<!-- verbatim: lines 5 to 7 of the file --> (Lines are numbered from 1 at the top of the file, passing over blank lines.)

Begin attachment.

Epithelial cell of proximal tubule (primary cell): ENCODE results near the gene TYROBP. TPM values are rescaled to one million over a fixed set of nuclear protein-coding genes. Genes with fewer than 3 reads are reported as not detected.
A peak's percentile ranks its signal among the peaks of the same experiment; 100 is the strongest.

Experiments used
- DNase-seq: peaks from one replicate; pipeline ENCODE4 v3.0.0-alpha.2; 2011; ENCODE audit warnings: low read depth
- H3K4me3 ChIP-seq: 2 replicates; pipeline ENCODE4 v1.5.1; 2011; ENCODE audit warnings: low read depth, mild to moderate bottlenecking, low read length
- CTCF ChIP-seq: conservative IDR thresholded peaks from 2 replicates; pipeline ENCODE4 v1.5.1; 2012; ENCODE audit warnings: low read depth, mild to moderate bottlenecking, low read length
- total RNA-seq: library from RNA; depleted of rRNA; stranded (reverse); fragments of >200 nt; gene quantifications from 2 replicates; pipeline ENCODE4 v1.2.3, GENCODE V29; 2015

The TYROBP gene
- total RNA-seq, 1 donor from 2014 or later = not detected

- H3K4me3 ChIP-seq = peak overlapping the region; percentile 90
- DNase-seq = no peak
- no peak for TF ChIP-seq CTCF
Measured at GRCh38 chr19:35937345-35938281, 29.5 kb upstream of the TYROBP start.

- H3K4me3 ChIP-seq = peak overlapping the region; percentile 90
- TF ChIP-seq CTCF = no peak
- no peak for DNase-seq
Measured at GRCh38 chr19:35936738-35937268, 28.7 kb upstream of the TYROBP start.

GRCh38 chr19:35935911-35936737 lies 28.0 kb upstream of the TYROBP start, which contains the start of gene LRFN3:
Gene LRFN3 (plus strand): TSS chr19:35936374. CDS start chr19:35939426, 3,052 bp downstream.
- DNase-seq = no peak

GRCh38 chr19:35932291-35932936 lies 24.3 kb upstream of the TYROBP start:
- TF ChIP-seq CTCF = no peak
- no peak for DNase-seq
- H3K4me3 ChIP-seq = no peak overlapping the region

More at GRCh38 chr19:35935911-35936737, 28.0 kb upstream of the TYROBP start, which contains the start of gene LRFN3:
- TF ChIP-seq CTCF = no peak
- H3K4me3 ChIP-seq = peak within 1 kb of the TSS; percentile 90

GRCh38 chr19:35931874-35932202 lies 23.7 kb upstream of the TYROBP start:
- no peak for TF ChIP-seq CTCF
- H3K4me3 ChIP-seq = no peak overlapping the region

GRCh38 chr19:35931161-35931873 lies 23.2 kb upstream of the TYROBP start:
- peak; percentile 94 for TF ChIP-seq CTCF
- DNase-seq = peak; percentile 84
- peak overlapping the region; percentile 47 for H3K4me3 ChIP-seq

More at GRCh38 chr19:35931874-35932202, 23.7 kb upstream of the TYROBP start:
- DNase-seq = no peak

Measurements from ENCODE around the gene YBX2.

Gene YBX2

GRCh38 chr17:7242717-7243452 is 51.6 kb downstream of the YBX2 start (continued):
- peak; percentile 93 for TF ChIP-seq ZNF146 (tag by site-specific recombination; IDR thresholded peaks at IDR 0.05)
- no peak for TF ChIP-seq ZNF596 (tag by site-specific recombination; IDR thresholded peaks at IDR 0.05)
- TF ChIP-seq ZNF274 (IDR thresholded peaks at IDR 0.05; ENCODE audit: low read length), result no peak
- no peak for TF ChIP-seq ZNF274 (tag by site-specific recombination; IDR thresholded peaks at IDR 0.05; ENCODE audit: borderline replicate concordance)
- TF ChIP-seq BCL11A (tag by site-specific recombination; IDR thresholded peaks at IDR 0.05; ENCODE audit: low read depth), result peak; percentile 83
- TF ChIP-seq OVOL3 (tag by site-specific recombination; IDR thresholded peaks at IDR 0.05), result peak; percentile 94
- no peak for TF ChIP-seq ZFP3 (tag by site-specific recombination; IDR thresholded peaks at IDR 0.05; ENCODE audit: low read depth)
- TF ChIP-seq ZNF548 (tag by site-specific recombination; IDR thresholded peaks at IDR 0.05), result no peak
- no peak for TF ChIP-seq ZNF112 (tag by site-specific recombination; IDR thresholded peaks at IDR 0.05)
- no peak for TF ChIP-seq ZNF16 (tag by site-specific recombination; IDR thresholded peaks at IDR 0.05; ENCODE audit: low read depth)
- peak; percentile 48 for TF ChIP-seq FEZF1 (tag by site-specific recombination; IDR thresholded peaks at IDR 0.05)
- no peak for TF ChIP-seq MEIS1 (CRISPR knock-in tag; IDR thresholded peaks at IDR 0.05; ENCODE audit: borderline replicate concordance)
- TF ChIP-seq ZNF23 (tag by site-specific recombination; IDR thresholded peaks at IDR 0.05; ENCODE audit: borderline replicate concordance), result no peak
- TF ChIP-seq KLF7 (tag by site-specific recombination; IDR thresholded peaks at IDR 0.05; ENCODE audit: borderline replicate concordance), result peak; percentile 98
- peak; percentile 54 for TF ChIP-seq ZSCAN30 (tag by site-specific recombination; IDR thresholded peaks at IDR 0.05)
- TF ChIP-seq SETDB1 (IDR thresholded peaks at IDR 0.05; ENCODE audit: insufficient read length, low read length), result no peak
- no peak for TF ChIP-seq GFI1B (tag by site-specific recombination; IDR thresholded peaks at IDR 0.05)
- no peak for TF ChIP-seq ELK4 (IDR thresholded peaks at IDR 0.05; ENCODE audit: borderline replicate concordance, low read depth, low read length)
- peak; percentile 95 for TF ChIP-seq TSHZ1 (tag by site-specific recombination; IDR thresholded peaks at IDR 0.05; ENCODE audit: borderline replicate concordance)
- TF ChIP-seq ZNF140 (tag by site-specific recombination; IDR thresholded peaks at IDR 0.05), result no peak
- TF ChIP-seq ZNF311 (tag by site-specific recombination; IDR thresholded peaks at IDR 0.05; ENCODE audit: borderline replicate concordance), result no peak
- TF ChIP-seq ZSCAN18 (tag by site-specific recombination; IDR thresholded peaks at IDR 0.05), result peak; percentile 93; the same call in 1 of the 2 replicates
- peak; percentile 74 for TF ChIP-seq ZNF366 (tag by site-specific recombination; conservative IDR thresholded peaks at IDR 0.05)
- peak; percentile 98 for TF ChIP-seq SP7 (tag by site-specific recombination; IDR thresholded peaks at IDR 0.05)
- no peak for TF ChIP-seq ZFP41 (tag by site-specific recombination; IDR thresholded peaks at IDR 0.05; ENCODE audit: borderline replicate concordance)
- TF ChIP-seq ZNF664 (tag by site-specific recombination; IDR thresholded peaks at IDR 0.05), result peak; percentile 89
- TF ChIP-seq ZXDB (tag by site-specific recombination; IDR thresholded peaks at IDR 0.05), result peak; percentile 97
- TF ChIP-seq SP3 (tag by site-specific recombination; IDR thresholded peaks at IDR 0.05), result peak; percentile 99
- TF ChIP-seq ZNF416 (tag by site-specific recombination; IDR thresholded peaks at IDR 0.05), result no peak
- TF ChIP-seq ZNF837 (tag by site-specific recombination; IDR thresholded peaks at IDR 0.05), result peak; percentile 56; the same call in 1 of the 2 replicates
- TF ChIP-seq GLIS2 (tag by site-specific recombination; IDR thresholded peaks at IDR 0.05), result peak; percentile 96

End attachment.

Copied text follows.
- H3K4me3 ChIP-seq: 2 replicates; pipeline ENCODE4 v1.5.1; 2011; ENCODE audit warnings: low read depth, mild to moderate bottlenecking, low read length
- CTCF ChIP-seq: conservative IDR thresholded peaks from 2 replicates; pipeline ENCODE4 v1.5.1; 2012; ENCODE audit warnings: low read depth, mild to moderate bottlenecking, low read length
- total RNA-seq: library from RNA; depleted of rRNA; stranded (reverse); fragments of >200 nt; gene quantifications from 2 replicates; pipeline ENCODE4 v1.2.3, GENCODE V29; 2015